bordertangoman

Well-Known Member
#4
Heh... I've BEEN on a deserted tropical island.

This is what I would bring in order of importance:
  • Machete or Ax (or both)
  • Flint, match, or fire-making supplies
  • Swiss army knife with compass
  • Serious-weather clothes
  • Good pair of boots
  • Biggest plastic tarp I can get my hands on
  • Industrial strength first aid kit--complete with foot-care, suture-stuff, and a range of antibiotics
  • Length of cord
  • Length of rope
  • Bleach/Iodine
  • Water containers with filter (or for DIY filtration: UV solar-rechargeable flashlight)
  • Crossbow & bolts or Bow & Arrow
  • Swimming goggles and Snorkel
  • Net/Fishing rod and gear
  • Food and provisions (if allowed under this scenario)
  • Boat/raft (also if allowed under this scenario)
  • and xxxxxxxxxxxx

I'd take Madmaximus, and a sunhat flip-flops and a pair of shorts:cool:
 

madmaximus

Well-Known Member
#5
You never cease to amaze me, max. You have such a cool range of experiences! Just curious. How is the flashlight related to DIY water filtration?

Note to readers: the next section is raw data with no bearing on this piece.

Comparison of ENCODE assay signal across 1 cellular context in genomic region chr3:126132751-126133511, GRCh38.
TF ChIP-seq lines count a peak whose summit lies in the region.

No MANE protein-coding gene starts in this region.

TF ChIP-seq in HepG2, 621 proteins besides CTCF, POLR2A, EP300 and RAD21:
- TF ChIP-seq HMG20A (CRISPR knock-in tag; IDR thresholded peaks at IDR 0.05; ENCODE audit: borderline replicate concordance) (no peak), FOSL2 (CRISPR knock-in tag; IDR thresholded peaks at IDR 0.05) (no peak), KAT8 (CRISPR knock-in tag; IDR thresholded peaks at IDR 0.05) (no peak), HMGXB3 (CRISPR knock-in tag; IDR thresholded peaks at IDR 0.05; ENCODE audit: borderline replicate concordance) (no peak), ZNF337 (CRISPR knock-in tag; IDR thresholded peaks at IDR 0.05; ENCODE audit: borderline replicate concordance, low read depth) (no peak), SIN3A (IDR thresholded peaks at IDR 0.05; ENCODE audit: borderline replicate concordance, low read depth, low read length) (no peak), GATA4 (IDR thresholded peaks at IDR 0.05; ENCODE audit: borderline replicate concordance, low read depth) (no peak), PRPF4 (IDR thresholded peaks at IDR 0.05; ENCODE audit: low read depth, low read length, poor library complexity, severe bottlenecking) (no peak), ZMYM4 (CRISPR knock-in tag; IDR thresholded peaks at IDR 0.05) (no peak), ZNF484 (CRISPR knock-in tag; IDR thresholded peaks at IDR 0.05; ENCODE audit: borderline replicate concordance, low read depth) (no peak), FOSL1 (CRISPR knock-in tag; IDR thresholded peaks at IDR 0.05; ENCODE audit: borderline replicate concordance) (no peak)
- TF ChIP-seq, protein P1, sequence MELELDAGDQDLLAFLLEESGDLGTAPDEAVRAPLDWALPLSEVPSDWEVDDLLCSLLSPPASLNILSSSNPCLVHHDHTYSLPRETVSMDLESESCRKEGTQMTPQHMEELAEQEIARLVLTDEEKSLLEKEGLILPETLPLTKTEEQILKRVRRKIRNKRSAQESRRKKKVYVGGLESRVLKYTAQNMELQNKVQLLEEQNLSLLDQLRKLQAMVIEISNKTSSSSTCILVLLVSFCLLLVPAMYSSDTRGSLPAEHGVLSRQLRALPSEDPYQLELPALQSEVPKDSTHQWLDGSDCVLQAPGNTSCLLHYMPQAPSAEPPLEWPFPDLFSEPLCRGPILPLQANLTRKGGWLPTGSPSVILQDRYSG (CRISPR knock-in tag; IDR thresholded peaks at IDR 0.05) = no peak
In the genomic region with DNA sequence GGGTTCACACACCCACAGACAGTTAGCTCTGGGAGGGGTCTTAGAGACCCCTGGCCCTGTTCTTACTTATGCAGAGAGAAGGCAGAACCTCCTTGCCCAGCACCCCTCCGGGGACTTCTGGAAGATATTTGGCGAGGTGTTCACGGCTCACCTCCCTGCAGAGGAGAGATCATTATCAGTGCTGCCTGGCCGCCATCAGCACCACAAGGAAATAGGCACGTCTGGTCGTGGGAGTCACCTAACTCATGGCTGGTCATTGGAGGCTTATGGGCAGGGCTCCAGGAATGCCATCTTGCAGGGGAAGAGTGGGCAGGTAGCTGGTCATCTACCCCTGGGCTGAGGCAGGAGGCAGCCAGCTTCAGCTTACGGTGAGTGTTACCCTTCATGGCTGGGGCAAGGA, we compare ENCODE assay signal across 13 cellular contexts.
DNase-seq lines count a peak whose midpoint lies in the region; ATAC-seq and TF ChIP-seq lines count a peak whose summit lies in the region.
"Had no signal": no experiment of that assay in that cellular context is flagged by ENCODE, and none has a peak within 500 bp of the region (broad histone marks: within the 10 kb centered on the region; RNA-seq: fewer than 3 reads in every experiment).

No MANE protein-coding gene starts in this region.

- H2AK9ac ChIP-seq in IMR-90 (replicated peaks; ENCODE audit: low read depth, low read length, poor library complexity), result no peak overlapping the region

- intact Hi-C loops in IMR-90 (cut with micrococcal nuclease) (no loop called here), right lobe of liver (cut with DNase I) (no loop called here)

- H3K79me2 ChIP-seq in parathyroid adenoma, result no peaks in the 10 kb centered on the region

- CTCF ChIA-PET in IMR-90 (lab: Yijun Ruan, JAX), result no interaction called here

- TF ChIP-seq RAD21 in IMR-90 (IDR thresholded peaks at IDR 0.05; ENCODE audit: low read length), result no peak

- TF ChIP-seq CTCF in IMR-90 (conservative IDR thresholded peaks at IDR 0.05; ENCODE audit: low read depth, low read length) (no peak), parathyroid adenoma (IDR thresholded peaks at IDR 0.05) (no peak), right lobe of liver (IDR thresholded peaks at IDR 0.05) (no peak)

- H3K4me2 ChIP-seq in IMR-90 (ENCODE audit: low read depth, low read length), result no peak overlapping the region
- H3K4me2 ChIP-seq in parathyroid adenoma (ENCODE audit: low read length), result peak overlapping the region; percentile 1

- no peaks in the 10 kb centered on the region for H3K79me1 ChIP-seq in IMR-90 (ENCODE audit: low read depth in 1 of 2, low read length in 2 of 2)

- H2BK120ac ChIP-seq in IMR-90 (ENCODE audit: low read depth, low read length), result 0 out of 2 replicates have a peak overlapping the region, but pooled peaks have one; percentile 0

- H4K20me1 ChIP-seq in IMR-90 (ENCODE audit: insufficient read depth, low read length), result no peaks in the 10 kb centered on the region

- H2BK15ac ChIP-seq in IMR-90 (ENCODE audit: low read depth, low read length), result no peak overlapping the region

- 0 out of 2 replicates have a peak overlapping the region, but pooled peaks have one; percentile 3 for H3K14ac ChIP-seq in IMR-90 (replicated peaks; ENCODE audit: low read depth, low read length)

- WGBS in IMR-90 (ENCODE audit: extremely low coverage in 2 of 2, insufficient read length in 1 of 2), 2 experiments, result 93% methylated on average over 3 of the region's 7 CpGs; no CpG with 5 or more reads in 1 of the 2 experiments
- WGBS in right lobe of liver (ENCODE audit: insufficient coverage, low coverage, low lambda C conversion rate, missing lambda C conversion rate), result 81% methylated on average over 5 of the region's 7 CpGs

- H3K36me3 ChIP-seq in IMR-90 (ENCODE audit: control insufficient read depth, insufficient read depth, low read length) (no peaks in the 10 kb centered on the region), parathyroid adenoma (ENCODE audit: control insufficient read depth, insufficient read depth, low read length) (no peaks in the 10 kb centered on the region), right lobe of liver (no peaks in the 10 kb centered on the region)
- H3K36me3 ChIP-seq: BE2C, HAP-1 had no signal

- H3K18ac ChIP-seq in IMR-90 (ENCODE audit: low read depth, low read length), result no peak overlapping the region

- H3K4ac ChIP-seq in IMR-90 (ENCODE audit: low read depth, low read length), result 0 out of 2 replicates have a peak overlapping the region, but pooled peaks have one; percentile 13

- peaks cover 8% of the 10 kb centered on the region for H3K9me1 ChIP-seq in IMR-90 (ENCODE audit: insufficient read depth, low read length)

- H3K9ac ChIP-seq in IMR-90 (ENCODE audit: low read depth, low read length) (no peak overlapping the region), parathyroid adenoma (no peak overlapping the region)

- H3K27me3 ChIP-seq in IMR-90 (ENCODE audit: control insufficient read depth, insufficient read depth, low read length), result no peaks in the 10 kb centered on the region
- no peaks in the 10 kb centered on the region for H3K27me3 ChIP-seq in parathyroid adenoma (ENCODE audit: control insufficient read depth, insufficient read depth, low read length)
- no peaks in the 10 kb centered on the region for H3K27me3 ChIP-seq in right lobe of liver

It's a specific type Py---an Ultra Violet (UV) flashlight.

It can be used to kill 99.9% of organisms in water.

The filtration system is a gravity-actuated screen filter, not for short-term, and is built as a box or series of chambers.

It requires gravel, sand, fine sand, and charcoal as filters (all of which, I presume would be found on the island) and UV flashlight.

The principle of operation: as water passes through the filters, debris is caught, first by the gravel and sand, and then further refined by charcoal (and one of the best charcoal for the job is--coconut husk and shells).

The final filtered water goes into an antechamber after the charcoal stage where it is then exposed to the UV for a spell.

The system can be easily built with bamboo and plastic tarp, hooked up to a stream...

This way, you don't have to boil water everyday, and use up precious firewood.





m
 

madmaximus

Well-Known Member
#6
I'd take Madmaximus, and a sunhat flip-flops and a pair of shorts:cool:
LOL


You could make a sunhat from coconut leaves and Japanese geta-style flip-flops from bamboo or wood.